FOOD SCIENCE, ALUMNI

Forbes recognizes young entrepreneur and her formula for success

Story by Chad Campbell

January 20, 2021

"C

ongratulations!  Well deserved.  We’re so proud of you!”

Michelle Egger, co-founder and CEO of BIOMILQ, woke up on Dec. 1 to an inbox full of congratulatory emails that left her completely confused.

“I’d been so focused on the scientific milestones we were working toward that it took me a couple of hours to figure out what in the world the emails were referring to,” Egger recalled. “It was like the rest of 2020. Low lows and high highs, both coming out of nowhere.”

Forbes selected Egger for its 30 Under 30 list for 2021, an annual compilation of the world’s most promising young entrepreneurs.

Michelle Egger
Michelle Egger (Photo provided by BIOMILQ)

Egger graduated from Purdue in 2015 with a degree in food science. In 2018, she left her job with General Mills to attend business school at Duke University in Social Impact & Entrepreneurship. She helped found BIOMILQ during her second year at Duke, in 2019. The company developed a new formula breastmilk, made by culturing mammary cells in their lab. The resulting product has similar nutritional value to traditional breastmilk.

“The infant formula on today’s market is not as effective as traditional breastmilk in cognitive development, skeletal growth, muscular growth and development of the immune system,” Egger explained.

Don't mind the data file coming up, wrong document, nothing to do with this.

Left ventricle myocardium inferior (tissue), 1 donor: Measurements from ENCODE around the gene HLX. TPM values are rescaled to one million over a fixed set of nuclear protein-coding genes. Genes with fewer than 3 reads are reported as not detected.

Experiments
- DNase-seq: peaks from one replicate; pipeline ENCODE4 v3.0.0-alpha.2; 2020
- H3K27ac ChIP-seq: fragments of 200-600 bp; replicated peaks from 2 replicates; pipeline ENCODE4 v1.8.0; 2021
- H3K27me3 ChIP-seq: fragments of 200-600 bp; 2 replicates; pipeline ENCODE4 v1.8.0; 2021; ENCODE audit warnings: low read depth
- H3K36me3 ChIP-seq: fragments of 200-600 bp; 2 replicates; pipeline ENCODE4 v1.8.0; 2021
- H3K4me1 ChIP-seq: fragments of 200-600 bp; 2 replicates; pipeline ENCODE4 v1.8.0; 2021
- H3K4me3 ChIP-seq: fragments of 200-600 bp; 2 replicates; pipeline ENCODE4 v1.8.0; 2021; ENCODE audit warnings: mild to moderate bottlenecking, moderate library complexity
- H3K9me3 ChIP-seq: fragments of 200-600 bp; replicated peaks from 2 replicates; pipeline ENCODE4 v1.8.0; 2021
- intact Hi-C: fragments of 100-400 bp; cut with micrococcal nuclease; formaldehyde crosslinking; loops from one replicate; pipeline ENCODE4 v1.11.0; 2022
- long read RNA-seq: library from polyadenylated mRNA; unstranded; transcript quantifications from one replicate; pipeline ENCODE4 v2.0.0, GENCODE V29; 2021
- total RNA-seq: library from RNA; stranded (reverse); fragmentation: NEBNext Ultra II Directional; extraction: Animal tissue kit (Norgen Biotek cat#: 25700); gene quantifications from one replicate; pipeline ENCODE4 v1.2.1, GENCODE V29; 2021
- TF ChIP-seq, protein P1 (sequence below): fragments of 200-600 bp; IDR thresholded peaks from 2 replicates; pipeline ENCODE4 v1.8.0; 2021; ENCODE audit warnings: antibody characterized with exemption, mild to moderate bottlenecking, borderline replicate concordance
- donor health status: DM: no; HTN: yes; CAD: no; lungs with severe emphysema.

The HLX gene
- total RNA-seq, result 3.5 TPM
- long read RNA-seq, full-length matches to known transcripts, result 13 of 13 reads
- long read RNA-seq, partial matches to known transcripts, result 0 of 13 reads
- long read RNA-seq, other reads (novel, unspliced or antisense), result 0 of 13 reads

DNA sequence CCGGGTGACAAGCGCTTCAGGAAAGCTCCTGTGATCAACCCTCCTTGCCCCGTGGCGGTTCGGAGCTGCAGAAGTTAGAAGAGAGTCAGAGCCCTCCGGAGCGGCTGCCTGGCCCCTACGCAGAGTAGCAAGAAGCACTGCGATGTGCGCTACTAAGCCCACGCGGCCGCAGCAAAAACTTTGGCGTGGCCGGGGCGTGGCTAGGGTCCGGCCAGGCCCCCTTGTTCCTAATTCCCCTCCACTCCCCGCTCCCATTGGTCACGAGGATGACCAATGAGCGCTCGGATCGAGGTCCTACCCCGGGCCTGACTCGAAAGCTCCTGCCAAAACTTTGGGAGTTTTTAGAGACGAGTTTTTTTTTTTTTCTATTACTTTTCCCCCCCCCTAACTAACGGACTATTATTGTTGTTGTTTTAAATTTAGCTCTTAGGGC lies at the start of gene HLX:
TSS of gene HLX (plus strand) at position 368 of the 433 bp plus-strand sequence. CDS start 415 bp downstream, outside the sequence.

“We’re strong supporters of breastfeeding, but the reality is 84% of mothers in the United States move partially or entirely to infant formula in the first six months of their baby’s life. Whether breastfeeding isn’t possible because of medical reasons or personal choices, we want to create an alternative without dramatic health trade-offs.”

While Egger says her work could have fit in one of several categories on the 30 Under 30 list, she was delighted to be featured within social impact. “What we’re doing is an exciting entrepreneurial and technological pursuit, but we are most proud of the impact our product will have on the world. Being acknowledged for that potential made the recognition even sweeter.”

In June, BIOMILQ earned the support of Breakthrough Energy Ventures, Bill Gate’s investment firm, with $3.5 million in funding.

Egger credits her time at Purdue as a key to her early-career success.

“Purdue was a great fit for me,” she shared. “My department was hyper-focused on making sure all of the food science graduates were prepared to work within the industry as it exists today. The applied science prepared us to solve challenging, technical problems. Because of the methods the students learned, we are now finding ways to help people, build a market, improve efficiency and make things safer for our planet.

“The recognition from Forbes reflects how prepared I was to get up to speed quickly and succeed.”

Eggger with co-founder Leila Strickland
Co-founders Leila Strickland (Left) and Michelle Egger (Photo provided by BIOMILQ)

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